1973: General Benjamin “Benny” Peled, the head of the Israeli Air Force, told Defense Minister Moshe Dayan that in the event of another war with the Arabs, a pre-emptive air strike would be critical to Israeli success. Dayan assured him that if the government thought that the Arabs were about to attack, the air force would be given the same operational latitude that it had in 1967. [Editor’s note: One wonders if Dayan remembered this conversation in October of 1973 at the outbreak of the Yom Kippur War.]
poll on religious worship showed that fewer Protestants and Roman Catholics were attending weekly services than ten years earlier, but that attendance at Jewish worship services had increased over the same period.
1976: The Jerusalem Postreported that the former Air Force chief Mordechai Hod was granted a draft agreement allowing him to set up a separate air-freight company in
an estimated 75,000 marchers paraded up
in the 12th annual Salute to
. Over 400 cars a month were reported stolen in Tel Aviv every month. In 1975 20,566 cars were stolen in
, an increase of 23 per cent over 1974. Gary Davis, who declared himself to be the "First Citizen of the World," was turned away by the
1978: The IDF withdraws from
after entering the country to root out PLO terrorists operating from this safe haven.
1986 (6th of Sivan, 5746): First Day of Shavuot
1986 (6th of Sivan, 5746): Musical great Benny Goodman passed away. The clarinet was his instrument of choice. In the Big Band Era, he was known as "The King of Swing." He gave jazz, or at least his style of it, a certain touch of panache when he played Carnegie Hall, which in those days was the High Temple of High Culture.
1988: Birthdate of Gabe Carimi, the offensive tackle for the Chicago Bears who played his college football at Wisconsin where he won the Outland Trophy in 2010. Carimi’s nickname is “the Bear Jew.”
1990: David Levy began serving as Israel’s Foreign Minister replacing Moshe Arens
1991: The New York Review of Books featured a review of Wartime Lies, the first novel by Louis Begley.
1999: The New York Times featured reviews of books by Jewish authors and/or of special interest to Jewish readers including “The Nanny and the Iceberg” by Ariel Dorfman and “Between Memory and Desire: The Middle East in a Troubled Age” by R. Stephen Humphreys.
1999: Bruce Fleisher won the BellSouth Senior Classic at Opryland.
2002: Prince Charles, heir to the British throne, saw landmarks of the revived Jewish quarter in the Kazimierz district
2004: The New York Times featured reviews of books by Jewish authors and/or of special interest to Jewish readers including the recently released paperback edition Heart,You Bully, You Punk by Leah Hager Cohen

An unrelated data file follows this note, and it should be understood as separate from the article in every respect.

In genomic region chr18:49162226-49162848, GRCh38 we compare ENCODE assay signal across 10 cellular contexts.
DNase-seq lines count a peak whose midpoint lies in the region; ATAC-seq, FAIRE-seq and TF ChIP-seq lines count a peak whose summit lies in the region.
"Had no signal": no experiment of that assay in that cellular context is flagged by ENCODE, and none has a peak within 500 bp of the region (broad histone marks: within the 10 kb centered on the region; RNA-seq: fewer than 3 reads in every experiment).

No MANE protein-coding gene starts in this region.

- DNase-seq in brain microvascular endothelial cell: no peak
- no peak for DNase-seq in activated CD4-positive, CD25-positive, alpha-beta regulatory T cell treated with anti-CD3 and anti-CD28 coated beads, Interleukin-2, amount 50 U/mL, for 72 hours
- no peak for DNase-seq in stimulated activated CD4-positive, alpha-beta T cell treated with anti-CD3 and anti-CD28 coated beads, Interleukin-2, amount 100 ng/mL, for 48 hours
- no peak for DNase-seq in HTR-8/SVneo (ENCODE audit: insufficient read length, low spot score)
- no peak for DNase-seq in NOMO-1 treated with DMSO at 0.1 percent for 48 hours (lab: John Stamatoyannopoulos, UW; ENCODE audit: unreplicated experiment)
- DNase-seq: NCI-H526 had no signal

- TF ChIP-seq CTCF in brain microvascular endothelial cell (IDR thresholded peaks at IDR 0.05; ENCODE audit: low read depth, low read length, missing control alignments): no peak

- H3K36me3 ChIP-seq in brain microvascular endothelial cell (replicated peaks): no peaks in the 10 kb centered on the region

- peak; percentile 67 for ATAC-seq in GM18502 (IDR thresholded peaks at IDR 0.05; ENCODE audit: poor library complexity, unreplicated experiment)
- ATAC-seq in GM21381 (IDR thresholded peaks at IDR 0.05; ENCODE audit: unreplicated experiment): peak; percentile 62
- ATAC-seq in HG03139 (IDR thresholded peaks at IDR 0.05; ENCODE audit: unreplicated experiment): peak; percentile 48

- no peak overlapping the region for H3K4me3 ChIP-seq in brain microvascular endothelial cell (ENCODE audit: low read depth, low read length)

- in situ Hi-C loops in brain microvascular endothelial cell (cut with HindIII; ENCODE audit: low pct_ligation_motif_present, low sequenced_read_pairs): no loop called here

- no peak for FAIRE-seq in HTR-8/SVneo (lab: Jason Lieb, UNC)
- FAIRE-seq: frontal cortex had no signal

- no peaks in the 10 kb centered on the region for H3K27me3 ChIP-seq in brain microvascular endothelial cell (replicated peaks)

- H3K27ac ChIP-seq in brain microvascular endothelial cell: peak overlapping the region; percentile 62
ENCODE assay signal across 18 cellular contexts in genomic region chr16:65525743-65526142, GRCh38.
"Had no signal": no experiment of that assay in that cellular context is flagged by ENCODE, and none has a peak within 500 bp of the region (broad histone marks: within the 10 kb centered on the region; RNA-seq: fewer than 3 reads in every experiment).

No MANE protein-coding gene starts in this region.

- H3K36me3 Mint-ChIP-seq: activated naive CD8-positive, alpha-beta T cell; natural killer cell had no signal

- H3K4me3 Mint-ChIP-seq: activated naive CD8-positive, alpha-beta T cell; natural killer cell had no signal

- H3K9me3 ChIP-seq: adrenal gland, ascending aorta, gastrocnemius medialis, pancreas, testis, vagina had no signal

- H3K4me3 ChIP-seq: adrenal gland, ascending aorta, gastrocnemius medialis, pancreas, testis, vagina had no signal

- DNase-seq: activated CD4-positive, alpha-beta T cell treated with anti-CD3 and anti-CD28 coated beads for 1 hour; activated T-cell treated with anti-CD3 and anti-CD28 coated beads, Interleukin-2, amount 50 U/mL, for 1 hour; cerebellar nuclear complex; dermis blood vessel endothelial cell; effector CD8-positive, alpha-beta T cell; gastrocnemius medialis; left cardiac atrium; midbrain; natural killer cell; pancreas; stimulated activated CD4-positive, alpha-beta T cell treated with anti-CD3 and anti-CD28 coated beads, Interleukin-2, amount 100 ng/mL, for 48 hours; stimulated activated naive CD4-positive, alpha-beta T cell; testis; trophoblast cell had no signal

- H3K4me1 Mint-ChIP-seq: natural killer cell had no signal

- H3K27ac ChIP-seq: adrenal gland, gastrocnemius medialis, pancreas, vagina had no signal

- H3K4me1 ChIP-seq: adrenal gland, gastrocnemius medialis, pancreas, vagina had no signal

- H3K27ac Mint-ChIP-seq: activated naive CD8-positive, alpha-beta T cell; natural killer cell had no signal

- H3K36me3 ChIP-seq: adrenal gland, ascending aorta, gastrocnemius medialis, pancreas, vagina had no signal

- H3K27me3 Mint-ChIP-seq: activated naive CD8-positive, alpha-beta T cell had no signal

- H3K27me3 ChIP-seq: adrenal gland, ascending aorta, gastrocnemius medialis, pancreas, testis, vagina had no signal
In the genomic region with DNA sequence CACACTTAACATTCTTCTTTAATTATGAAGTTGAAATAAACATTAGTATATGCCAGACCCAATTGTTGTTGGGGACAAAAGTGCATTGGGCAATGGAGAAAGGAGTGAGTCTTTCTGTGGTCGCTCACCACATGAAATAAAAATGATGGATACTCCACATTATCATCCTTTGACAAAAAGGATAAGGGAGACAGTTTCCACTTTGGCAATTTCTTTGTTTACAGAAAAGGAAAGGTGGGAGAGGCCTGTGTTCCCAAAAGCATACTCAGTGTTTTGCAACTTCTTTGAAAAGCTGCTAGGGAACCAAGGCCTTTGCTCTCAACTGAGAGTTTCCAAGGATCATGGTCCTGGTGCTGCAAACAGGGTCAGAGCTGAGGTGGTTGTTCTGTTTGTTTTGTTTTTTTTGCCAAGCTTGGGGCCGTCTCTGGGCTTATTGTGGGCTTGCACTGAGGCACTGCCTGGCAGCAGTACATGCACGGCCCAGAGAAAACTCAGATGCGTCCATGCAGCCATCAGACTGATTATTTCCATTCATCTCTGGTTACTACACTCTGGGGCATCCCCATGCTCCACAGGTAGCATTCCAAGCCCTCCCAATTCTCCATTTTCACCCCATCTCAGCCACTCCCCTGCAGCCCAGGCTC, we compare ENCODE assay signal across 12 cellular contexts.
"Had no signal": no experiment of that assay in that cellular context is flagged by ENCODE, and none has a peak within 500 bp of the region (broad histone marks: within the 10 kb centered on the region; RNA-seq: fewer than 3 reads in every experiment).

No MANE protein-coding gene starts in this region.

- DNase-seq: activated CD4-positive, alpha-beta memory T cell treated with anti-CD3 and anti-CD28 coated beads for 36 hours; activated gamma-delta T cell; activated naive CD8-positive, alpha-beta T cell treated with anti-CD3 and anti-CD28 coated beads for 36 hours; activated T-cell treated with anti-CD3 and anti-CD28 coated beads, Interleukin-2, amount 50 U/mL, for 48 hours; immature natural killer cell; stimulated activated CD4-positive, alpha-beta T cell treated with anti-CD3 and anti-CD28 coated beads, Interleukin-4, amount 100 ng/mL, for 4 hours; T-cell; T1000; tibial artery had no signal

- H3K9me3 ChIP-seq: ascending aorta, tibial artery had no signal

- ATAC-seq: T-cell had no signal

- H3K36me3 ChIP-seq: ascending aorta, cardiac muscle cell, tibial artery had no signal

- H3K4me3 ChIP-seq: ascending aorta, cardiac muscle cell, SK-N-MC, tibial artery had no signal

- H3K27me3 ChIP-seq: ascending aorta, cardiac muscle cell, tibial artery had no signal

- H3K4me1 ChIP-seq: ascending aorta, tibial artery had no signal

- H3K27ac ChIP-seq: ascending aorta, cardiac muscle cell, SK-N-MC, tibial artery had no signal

2004: The world takes note of what would have been Anne Frank’s 75thbirthday.
2005(6th of Sivan, 5765): Composer David Leo Diamond passed away.
2005(6th of Sivan, 5765): First Day of Shavuot. Showing an uncanny knack for revitalization, this previously neglected festival has gained new life in the opening decade of the 21stcentury in
. Ice cream bars and pizza (kosher of course) are now mainstays of the dairy menu and all night study sessions have increasingly become normative in many cities.
2006: On his first ever visit to
, the Sephardic Chief Rabbi of
called on the government to recognize Judaism as it has several other religions. Official recognition would be beneficial to the Jews living in
. For example, official recognition could lead to the Jews of Shanghai being able to use its former synagogue which is currently used as a government building
2006: The New York Times reported that an international team of archaeologists has recorded radiocarbon dates that they say show the tribes of
may have indeed come together in a cohesive society as early as the 12th century B.C., certainly by the 10th. The evidence was found in the ruins of a large copper-processing center and fortress at Khirbat en-Nahas, in the lowlands of what was
and is now part of
. Dr. Levy, an archaeologist at the University of California, San Diego, said the research had yielded not only the first high-precision dates in the region, but also such telling artifacts as scarabs, ceramics, metal arrowheads, hammers, grinding stones and slag heaps. Radiocarbon analysis of charred wood, grain and fruit in several sediment layers revealed two major phases of copper processing, first in the 12th and 11th centuries, later in the 10th and 9th. The findings, Dr. Levy and Dr. Najjar added, lend credence to biblical accounts of the rivalry between
and the Israelites in what was then known as
. By extension, they said, this supported the tradition that
itself had by the time of David and Solomon, in the early 10th century, emerged as a kingdom with ambition and the means of fighting off the Edomites. In the context, Dr. Levy and Dr. Najjar wrote, "the biblical references to the Edomites, especially their conflicts with David and subsequent Judahite kings, garner a new plausibility."
2007: The History Channel International presents two showings of “Great Spy Stories: Mossad.” ”Born in the crucible of
's war of independence and honed in the struggle for survival against hostile neighbors, the intelligence service gained a reputation for ruthlessness. Whether tracking down WWII war criminals like Adolf Eichmann or eliminating terrorists like Black September, the Mossad allowed nothing to stand in its way.”
2007: Former Prime Minister Ehud Barak defeated Labor MK Ami Ayalon in the Labor Party primary.